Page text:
More than 30 years ago, the Closer Economic Relations (CER) trade agreement between Australia and New Zealand essentially removed all restrictions on the flow of people, goods, services and investment across the Tasman. Today, the agreement is recognised as global best practice, and its success is apparent in the numbers: Australia exported more than AUD$13 billion worth of goods and services in 2016 to New Zealand, its sixth largest trading partner, a figure that consistently grows year upon year. Meanwhile New Zealand exported nearly NZ$13 billion in goods and services to Australia in the same period, making the land down under its number one trading partner.
"Australia's bilateral relationship with New Zealand is one of the closest, broadest, deepest and most enduring relationships we have with any country," says a spokesman for Steve Ciobo, Australia's Minister for Trade, Tourism and Investment.
Is there scope for the countries to become even closer?
Australian and New Zealand ministers met last autumn to advance the Single Economic Market (SEM) agenda, which aims to build on the CER by creating a seamless trans-Tasman marketplace. However, its impact will reach far beyond the two countries.
Interestingly, at the annual Australia-New Zealand Leaders' Meeting1 that took place in Queenstown on 17 February 2017, the Prime Ministers spoke not only about further improving trans-Tasman business processes – they also "noted that Australia and New Zealand collaboration in third markets can be mutually beneficial", Ciobo's spokesman points out.
This is especially relevant considering New Zealand's signing in March of a memorandum of co-operation with China on the Belt and Road Initiative (BRI). For New Zealand, the first developed Western nation to formally recognise the initiative, this will mean closer bilateral ties and increased trade and investment opportunities with China.
HSBC New Zealand's Head of Global Liquidity and Cash Management (GLCM), Jarron Boulter, says that the agreement between China and New Zealand is an incredibly important initiative that will allow the Australian government to see how a market operates as part of the BRI strategy close to home.
"China is a big advanced market that can bring a lot of innovation to what we do in New Zealand, and secondly, Australia can adopt a wait-and-see approach and draw on the experiences we encounter," Boulter says.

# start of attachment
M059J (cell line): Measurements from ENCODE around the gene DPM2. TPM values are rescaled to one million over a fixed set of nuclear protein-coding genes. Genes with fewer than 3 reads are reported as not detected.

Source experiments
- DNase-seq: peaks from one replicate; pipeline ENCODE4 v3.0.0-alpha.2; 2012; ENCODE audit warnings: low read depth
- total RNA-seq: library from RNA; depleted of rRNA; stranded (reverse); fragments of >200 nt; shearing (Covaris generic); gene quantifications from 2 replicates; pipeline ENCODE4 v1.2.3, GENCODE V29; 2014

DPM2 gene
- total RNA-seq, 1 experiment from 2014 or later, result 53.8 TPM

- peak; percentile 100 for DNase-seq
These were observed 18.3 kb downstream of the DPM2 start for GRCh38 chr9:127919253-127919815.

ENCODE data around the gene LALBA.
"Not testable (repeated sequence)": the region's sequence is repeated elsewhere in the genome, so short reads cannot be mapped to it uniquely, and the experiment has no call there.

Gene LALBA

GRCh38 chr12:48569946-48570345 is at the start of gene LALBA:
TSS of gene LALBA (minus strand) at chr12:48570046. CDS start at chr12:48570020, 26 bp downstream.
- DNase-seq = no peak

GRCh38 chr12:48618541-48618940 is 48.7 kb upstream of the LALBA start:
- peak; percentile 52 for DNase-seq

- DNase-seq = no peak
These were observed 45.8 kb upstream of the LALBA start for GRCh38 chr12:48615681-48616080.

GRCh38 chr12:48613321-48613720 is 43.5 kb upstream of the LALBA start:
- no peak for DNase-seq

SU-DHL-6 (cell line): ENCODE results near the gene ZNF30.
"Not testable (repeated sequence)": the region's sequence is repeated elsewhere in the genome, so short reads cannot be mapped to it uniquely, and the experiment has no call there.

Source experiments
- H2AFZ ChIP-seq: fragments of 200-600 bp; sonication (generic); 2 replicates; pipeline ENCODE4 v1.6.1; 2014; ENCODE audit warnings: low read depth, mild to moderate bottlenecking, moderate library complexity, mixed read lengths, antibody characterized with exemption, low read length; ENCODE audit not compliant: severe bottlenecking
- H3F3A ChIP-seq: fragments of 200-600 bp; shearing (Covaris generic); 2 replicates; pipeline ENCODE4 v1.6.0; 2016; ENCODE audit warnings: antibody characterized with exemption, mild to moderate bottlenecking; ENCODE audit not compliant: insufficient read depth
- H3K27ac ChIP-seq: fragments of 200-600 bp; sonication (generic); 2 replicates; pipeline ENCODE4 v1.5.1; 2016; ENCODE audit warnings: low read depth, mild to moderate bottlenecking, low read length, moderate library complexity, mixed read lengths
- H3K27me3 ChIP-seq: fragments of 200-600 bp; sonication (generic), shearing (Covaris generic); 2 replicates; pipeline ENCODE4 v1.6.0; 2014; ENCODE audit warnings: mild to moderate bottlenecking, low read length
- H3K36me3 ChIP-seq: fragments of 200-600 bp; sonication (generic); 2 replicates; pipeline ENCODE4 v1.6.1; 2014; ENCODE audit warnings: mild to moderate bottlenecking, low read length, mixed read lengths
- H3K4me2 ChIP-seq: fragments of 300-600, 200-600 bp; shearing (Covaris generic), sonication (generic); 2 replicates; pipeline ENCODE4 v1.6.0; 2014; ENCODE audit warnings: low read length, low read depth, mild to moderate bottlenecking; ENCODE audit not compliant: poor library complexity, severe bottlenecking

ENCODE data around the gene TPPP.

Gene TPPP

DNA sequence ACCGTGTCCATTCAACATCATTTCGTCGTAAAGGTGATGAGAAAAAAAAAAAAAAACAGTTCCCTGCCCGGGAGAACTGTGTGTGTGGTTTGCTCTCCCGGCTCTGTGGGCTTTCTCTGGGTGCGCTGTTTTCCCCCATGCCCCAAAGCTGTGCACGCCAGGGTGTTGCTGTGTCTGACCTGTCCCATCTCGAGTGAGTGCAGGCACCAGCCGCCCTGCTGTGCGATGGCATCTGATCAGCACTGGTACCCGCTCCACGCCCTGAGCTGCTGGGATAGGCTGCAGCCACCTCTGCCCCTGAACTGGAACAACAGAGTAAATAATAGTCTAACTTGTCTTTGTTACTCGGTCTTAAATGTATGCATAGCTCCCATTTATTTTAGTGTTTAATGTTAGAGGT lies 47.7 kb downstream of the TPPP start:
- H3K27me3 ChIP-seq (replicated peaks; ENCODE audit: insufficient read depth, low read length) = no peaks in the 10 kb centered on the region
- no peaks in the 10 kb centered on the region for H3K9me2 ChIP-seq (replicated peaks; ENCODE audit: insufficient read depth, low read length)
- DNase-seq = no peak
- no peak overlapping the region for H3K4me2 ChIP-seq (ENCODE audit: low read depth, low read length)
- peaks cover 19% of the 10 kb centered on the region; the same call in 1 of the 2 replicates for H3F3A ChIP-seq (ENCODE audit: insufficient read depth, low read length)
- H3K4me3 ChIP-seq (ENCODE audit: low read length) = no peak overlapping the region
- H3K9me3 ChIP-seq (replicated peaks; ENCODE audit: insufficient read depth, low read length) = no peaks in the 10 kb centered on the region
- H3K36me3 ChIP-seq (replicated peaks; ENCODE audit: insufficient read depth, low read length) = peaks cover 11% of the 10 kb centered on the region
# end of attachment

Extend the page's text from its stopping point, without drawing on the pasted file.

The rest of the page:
"The agreement also provides the opportunity for New Zealand business to be warmly introduced into China and positions us a little ahead of the game."
Already, the strong ties that exist between New Zealand and Australia provide significant benefits to the mid- to large-sized companies that are based, and have customers based, in both markets – from special travel visa arrangements to mutual classification of occupations, and dual-listing of companies on their stock exchanges. In addition, since late last year, businesses on both sides of the Tasman have benefitted from shared knowledge of upcoming infrastructure projects as part of the SEM's final rollout.
Other benefits to come include joint promotion efforts by both countries' international business development agencies, while the SEM's removal of many hurdles in the legal and regulatory space will further streamline trade flow between the two countries.
With trade in services between Australia and New Zealand topping AUD$8 billion last year, industries from construction to technology and finance will benefit from one market and simplified processes on an everyday basis.
Simon Babbage, HSBC's Australian Head of GLCM, points out that the bank has worked with well over 5,000 corporate customers involved in trans-Tasman business and that the SEM will allow businesses to make the most of HSBC's full suite of services – including automated tracking and management of intercompany lending and borrowing, streamlined payments across the trans-Tasman region, and more.
"The SEM is an opportunity to leverage all of our treasury capabilities across one single market and beyond, especially when it comes to intercompany cash management solutions across borders," Babbage says.
Boulter adds that HSBC supports cross-border businesses by offering seamless connectivity between New Zealand and Australia as well as further afield, including Asia, the United States and Europe.
"We can look after your home patch but we can also go beyond, and that's where our strength lies: common documentation and seamless interaction between countries as well as unique services and insights from other markets," says Boulter. "One platform that expands the globe."
1Joint Statement Leaders Meeting, February 2017